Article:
Book Review – Soul of Flame

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Soul of Flame continues the Imdalind Series tradition of amazing characterization and complex motivations.

The book starts out almost immediately after where Book 3 left off – which is good considering the events of that book. I’ll try to make this review as spoiler free as possible.

Here, Joclyn has to work through her motivations, fears, and personal faults in order to move forward toward her destiny as described in the sights. Unfortunately, what Joclyn has seen in the sights does not bode well for her or her companions – something that Joclyn must struggle with as she discovers where she belongs and cements who she belongs with. And that’s just Jos.

The other major characters – Illyan, Ryland, Thom, Cail, Wyn, Sain, all of them are present and accounted for. And each of them gets their own bits and piece. Illyan must determine how to make his continued future with Joclyn work, Wyn struggles with what has happened to her love, Ryland is…without spoiling too much, going through Hell, and Sain? Sain gets to struggle with Illyan and Joclyn and his own personal beliefs regarding the sight and what it is/how it works in a way that will make you wonder if the man spits arsenic.

Many of the emotional scenes in the book are wonderfully described and entirely immersive. Ethington’s imagery and focus on feeling is so well connected and well flowing that you don’t realize that several pages have passed while you watch the characters interact. One of the most enchanting ‘love’ scenes that I have read in a very long while is contained within this novel. If you are looking for spectacular emotion, grab this book.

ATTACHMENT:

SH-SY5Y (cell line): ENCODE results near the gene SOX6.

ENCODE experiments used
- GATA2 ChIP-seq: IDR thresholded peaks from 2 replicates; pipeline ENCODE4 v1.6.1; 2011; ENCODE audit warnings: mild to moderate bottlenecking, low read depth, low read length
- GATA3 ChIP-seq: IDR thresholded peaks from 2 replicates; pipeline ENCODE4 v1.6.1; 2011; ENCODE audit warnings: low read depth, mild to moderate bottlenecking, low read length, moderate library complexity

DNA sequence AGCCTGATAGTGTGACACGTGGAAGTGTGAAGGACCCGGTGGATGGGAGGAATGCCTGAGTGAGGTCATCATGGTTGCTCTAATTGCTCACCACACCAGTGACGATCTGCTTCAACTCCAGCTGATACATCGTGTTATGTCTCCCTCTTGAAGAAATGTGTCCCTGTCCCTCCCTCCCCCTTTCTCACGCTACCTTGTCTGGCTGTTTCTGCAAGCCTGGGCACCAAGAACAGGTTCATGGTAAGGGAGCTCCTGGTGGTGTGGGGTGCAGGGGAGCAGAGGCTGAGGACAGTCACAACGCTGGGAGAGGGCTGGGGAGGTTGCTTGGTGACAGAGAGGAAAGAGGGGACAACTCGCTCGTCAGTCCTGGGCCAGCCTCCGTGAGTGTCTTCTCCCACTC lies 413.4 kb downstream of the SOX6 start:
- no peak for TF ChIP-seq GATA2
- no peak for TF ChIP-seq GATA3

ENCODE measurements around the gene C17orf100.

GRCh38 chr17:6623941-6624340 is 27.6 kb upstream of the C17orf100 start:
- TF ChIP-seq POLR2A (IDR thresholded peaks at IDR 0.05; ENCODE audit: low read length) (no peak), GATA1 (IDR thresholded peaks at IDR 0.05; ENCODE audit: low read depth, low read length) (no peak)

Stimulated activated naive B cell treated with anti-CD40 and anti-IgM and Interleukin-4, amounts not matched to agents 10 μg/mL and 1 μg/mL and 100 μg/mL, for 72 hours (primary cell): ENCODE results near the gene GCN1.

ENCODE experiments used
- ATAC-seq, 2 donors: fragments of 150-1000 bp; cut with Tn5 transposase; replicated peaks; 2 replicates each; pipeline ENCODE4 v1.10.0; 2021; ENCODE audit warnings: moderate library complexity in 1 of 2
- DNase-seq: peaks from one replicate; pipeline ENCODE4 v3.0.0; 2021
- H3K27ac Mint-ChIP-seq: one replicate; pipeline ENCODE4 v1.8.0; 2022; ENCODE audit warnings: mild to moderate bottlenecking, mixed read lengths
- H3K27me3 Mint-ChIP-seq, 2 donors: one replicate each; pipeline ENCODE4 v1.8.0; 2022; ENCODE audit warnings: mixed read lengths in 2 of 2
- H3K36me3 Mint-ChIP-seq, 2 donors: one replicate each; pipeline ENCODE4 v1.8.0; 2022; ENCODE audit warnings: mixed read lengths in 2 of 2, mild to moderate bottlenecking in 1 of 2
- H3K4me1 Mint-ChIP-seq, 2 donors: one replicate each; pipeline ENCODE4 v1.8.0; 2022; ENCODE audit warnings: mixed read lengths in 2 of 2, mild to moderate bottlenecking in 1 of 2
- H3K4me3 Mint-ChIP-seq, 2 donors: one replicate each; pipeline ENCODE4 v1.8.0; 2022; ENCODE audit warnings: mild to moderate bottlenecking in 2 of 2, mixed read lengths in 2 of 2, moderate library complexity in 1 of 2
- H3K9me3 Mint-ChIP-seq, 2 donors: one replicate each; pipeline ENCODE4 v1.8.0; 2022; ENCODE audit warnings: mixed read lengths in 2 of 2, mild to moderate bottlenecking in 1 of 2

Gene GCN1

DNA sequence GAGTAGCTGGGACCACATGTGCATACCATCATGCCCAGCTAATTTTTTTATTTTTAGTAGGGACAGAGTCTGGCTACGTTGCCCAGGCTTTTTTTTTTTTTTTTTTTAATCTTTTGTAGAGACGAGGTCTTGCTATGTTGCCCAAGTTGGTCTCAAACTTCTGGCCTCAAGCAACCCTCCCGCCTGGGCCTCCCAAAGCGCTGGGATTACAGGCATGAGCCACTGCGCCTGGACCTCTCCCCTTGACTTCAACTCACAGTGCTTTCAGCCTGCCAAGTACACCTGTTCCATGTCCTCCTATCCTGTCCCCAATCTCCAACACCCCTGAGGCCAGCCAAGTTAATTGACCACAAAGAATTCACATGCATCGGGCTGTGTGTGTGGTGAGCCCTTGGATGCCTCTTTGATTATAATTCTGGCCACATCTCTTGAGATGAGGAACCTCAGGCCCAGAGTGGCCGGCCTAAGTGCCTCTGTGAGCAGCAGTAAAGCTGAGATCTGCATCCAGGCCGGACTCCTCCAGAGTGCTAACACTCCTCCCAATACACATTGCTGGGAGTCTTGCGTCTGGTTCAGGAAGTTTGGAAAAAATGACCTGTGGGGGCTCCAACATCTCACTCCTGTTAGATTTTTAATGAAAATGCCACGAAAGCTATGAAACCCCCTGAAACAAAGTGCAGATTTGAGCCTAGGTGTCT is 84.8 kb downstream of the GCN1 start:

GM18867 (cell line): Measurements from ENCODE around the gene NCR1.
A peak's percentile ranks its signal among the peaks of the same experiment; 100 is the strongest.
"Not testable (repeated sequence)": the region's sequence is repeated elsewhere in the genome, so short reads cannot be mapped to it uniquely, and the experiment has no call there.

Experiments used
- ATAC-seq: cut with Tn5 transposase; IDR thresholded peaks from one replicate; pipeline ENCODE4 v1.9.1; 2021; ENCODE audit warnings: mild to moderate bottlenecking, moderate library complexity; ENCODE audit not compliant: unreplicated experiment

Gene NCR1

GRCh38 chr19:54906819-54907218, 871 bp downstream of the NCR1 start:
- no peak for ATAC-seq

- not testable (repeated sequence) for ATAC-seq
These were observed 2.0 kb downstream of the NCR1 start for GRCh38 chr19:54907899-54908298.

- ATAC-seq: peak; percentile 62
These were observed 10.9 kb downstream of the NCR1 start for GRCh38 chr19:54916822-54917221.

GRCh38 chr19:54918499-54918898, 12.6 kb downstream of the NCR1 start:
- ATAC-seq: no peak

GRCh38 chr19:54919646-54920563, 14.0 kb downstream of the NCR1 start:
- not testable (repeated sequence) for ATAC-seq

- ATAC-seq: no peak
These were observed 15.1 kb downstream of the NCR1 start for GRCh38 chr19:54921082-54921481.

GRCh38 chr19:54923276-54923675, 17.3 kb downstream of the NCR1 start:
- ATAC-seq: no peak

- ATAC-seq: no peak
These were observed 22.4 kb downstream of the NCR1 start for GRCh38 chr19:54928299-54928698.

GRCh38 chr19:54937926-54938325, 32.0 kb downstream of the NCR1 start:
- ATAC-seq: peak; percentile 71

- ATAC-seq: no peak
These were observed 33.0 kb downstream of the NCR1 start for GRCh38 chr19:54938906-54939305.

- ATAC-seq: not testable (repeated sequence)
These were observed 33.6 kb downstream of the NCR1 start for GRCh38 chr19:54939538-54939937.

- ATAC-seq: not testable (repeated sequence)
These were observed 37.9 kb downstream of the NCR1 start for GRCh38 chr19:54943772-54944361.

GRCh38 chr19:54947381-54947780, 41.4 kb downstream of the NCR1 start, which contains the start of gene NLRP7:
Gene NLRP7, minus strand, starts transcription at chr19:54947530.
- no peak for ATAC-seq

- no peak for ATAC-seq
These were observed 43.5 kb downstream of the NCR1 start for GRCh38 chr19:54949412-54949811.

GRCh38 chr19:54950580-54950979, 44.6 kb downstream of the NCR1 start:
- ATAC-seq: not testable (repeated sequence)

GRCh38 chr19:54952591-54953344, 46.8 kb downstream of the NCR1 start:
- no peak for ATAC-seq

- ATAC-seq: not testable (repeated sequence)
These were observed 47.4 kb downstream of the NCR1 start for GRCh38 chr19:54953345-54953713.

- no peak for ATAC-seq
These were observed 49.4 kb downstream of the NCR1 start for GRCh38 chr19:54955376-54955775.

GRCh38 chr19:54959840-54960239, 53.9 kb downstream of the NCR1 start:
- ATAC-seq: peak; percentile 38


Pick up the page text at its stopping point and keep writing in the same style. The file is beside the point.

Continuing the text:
In other words, Ethington’s spectacular character development continues to shine in the novel. Joclyn and Illyan are the major ones, but everyone gets a few moments in the sun that really round out the character arcs. There are a few minor questions left regarding each personal journey, but, on the whole, a lot of the characters feel ‘accomplished.’

There is not a lot of ‘plot’ advancement in the book. We know about Edmund and his evil and that our friends/lovers/horrible father figures have to stop him from moving forward and attacking others to conquer the world in darkness and pain. Only a few days, however, actually pass in the course of the novel. Instead on focusing on the action of the battle and the confrontation, the physical side of it, Ethington focuses on what it means TO the fighters and the future. The opening salvos are fired, yes, but it’s clear that Ethington is saving the major stuff for the concluding novel (due out sometime this year according to her website). Rather than make a reader feel ripped off or disappointed, Ethington’s pacing simply makes you hungry for the conclusion. The conclusion of the novel is spectacular and sets us up perfectly to see the confrontations that are sure to happen in the final volume.

On the whole, Ethington continues to shine. The Imdalind series is a shining example of excellent characters with a complex plot. If you haven’t started reading it, go grab the first three and Soul of Flame and prepare yourself for an amazing journey.

Writing – 5/5
Characterization – 5/5
Setting – 5/5
Story – 5/5
Flow – 5/5
Value – 5/5



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